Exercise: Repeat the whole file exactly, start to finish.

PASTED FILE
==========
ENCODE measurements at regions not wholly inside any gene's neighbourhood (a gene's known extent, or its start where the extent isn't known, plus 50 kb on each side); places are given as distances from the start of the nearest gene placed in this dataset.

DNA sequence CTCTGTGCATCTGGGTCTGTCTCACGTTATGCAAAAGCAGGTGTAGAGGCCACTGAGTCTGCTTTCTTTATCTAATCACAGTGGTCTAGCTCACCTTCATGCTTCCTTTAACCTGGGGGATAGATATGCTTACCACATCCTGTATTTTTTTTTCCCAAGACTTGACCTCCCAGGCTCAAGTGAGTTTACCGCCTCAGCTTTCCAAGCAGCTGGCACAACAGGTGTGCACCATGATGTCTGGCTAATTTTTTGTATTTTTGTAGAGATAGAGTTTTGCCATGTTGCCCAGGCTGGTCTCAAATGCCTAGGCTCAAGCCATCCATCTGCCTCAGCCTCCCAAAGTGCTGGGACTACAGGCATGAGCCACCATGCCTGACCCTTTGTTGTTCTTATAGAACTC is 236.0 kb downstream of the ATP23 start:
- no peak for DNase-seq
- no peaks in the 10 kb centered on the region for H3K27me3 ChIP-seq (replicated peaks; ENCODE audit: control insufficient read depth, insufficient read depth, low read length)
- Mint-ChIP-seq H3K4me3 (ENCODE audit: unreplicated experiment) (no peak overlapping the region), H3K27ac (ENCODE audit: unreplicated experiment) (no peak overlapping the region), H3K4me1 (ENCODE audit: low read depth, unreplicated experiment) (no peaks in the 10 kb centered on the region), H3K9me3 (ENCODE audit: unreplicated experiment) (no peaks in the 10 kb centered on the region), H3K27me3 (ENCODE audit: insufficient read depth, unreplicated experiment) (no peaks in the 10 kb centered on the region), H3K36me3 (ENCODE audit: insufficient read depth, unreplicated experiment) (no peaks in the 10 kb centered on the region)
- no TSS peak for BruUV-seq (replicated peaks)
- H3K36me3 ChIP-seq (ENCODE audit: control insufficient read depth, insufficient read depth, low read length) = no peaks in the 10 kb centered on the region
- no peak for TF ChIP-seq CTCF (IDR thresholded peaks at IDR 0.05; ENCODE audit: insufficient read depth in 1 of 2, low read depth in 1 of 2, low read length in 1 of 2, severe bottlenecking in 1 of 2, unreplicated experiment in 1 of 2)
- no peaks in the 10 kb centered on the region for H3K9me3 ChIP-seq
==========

ENCODE measurements at regions not wholly inside any gene's neighbourhood (a gene's known extent, or its start where the extent isn't known, plus 50 kb on each side); places are given as distances from the start of the nearest gene placed in this dataset.

DNA sequence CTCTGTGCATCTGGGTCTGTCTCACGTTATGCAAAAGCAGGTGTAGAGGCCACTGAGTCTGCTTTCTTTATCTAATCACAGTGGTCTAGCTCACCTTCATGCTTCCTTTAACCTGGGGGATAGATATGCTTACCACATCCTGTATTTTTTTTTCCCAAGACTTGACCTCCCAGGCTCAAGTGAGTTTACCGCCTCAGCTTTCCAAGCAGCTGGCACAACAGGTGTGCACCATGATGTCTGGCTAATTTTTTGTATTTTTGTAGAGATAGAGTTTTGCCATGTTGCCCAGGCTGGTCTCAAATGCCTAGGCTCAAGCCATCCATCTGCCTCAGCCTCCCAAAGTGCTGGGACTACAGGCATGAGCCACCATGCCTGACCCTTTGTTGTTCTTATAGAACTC is 236.0 kb downstream of the ATP23 start:
- no peak for DNase-seq
- no peaks in the 10 kb centered on the region for H3K27me3 ChIP-seq (replicated peaks; ENCODE audit: control insufficient read depth, insufficient read depth, low read length)
- Mint-ChIP-seq H3K4me3 (ENCODE audit: unreplicated experiment) (no peak overlapping the region), H3K27ac (ENCODE audit: unreplicated experiment) (no peak overlapping the region), H3K4me1 (ENCODE audit: low read depth, unreplicated experiment) (no peaks in the 10 kb centered on the region), H3K9me3 (ENCODE audit: unreplicated experiment) (no peaks in the 10 kb centered on the region), H3K27me3 (ENCODE audit: insufficient read depth, unreplicated experiment) (no peaks in the 10 kb centered on the region), H3K36me3 (ENCODE audit: insufficient read depth, unreplicated experiment) (no peaks in the 10 kb centered on the region)
- no TSS peak for BruUV-seq (replicated peaks)
- H3K36me3 ChIP-seq (ENCODE audit: control insufficient read depth, insufficient read depth, low read length) = no peaks in the 10 kb centered on the region
- no peak for TF ChIP-seq CTCF (IDR thresholded peaks at IDR 0.05; ENCODE audit: insufficient read depth in 1 of 2, low read depth in 1 of 2, low read length in 1 of 2, severe bottlenecking in 1 of 2, unreplicated experiment in 1 of 2)
- no peaks in the 10 kb centered on the region for H3K9me3 ChIP-seq